Stories making news this past week were varied.
NTSB investigators revealed that the teenage girl who survived a plane crash was run over not once, but twice by rescue vehicles.
Early on, officials determined the Chinese teen was hit by a vehicle spraying foam. This week the country learned a tanker headed to get more water also ran over her.
No criminal charges were preferred against the firefighters involved.
In an unrelated issue, legislation was introduced to exempt volunteer fire and rescue companies from being required to provide insurance to its members.
As it’s currently worded, volunteers are considered ‘employees’ under the Affordable Care Act.
Personnel are being encouraged to call their elected officials to ask support.
As the week draws to a close, investigators with the state fire marshal’s office in Ohio are probing the cause of a house fire that claimed four people, including two children.
There were no smoke detectors in the Kettering home.
Firefighters said there was nothing they could do when they got to the raging house fire.
The behavior of emergency personnel also made the news this past week.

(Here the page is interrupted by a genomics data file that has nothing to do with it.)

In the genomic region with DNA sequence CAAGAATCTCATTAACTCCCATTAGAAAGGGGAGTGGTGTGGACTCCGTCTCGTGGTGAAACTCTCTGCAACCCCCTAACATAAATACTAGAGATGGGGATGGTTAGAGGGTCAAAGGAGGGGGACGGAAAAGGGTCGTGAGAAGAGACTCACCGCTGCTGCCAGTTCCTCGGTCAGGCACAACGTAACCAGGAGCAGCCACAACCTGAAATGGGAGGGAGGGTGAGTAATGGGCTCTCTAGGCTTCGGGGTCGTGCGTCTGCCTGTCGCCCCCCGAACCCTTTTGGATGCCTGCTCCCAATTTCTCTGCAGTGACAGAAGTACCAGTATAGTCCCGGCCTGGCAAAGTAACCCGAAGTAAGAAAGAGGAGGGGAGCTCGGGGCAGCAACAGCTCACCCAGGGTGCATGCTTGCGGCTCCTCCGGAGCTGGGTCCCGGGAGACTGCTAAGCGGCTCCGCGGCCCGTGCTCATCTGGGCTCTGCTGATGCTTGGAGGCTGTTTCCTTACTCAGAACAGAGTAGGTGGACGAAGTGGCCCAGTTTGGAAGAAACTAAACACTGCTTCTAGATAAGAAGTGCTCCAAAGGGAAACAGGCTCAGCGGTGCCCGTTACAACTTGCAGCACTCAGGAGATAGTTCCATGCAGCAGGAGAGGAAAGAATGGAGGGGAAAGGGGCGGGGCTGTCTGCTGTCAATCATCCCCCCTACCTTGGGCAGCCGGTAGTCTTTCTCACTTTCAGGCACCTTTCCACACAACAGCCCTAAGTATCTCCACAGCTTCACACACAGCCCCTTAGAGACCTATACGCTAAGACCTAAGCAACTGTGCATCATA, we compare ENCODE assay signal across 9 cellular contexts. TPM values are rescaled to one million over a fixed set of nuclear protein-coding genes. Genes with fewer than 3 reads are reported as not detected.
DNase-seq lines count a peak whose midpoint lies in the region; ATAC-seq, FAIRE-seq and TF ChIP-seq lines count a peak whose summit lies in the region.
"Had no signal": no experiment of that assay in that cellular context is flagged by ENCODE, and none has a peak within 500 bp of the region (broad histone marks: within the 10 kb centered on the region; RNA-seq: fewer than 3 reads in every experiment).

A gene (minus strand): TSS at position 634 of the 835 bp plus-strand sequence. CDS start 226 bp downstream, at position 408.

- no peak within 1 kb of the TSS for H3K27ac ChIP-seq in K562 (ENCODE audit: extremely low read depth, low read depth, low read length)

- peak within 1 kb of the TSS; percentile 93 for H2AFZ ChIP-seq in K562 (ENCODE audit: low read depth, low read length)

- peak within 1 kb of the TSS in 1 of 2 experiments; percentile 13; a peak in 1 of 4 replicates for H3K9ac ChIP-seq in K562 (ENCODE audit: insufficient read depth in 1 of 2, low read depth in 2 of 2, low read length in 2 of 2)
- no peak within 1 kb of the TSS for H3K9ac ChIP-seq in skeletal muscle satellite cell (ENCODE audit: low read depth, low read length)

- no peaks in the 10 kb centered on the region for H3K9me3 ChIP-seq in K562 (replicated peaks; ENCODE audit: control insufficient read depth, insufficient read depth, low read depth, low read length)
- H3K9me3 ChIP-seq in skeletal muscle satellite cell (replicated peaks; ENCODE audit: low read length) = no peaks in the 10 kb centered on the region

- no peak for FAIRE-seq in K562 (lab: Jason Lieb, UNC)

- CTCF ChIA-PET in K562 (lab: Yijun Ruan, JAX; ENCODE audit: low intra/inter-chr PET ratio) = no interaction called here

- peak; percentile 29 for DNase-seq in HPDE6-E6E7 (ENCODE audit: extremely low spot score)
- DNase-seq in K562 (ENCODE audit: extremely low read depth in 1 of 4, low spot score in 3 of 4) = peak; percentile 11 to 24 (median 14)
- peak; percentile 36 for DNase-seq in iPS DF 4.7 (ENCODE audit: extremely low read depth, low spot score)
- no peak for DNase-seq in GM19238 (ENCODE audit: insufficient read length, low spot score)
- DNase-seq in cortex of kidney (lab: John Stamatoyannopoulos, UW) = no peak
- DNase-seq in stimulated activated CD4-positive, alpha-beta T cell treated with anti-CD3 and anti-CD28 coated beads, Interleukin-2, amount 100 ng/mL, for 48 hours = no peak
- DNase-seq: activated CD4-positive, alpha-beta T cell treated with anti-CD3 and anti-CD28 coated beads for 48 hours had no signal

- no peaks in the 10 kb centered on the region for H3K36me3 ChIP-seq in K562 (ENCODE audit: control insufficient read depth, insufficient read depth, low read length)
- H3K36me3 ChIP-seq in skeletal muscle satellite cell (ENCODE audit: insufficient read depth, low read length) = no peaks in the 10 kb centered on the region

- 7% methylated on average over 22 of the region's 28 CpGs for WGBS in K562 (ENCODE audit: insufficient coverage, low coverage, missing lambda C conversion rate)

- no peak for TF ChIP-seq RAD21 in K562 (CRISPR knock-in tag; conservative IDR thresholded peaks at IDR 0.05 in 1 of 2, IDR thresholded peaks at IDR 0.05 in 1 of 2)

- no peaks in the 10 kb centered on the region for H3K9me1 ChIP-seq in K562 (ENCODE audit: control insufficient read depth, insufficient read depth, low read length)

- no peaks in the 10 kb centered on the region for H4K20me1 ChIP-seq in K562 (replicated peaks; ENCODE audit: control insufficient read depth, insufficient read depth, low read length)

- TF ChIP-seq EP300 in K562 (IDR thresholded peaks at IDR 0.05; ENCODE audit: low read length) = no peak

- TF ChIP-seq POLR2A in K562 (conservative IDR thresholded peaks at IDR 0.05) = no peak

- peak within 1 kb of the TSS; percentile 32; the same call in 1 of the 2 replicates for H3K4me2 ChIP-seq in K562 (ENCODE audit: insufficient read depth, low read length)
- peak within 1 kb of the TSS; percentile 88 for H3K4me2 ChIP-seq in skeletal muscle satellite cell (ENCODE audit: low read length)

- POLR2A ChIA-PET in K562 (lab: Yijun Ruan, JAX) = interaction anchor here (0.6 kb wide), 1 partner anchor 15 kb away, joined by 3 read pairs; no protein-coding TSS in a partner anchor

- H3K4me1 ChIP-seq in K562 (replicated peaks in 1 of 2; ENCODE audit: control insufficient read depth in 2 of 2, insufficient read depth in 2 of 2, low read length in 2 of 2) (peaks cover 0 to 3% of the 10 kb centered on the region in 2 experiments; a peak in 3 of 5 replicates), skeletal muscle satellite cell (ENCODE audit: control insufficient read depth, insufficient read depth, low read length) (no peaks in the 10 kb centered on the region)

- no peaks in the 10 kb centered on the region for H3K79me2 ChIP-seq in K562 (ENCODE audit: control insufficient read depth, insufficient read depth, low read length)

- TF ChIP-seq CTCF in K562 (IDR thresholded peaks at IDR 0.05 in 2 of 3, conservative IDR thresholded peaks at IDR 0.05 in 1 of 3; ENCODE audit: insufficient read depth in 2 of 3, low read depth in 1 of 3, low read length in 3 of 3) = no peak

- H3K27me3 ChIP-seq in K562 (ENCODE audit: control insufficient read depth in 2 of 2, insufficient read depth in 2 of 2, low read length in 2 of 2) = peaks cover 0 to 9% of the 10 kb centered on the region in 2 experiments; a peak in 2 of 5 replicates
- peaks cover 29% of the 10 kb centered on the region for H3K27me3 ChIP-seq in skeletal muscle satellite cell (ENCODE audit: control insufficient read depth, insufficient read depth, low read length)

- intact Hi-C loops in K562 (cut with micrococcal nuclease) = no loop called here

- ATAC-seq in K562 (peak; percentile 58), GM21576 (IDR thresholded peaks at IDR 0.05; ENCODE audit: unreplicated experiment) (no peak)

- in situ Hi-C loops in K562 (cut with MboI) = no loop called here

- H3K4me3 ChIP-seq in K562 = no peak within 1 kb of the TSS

A FDNY firefighter was banned from the graduation ceremony at the fire academy after making racist rants on social media.
He is being permitted to take a spot at a station, nonetheless, but will be on extended probation. Read how the department handled it.
In Chicago, a paramedic driving a private ambulance with its lights and siren activated was arrested following a crash. He was alone in the vehicle when the incident occurred.
He was arrested for DUI, and a blood alcohol test showed he was three times over the limit. His story about where he was going changed a few times.
In an unrelated incident, the FDNY says it’s looking into its policies after a bill for EMS service was sent to “Unknown Asian.”
The bill was sent to an Asian market, and people there took offense.
Also this week, Seattle failed again to get a $12.75M award for an injured firefighter set aside.
The firefighter fell through a hole in the floor where the fire pole was, and suffered extensive injuries when he landed on the concrete below.
The latest ruling from the state’s high court upholds the jury’s award -- again.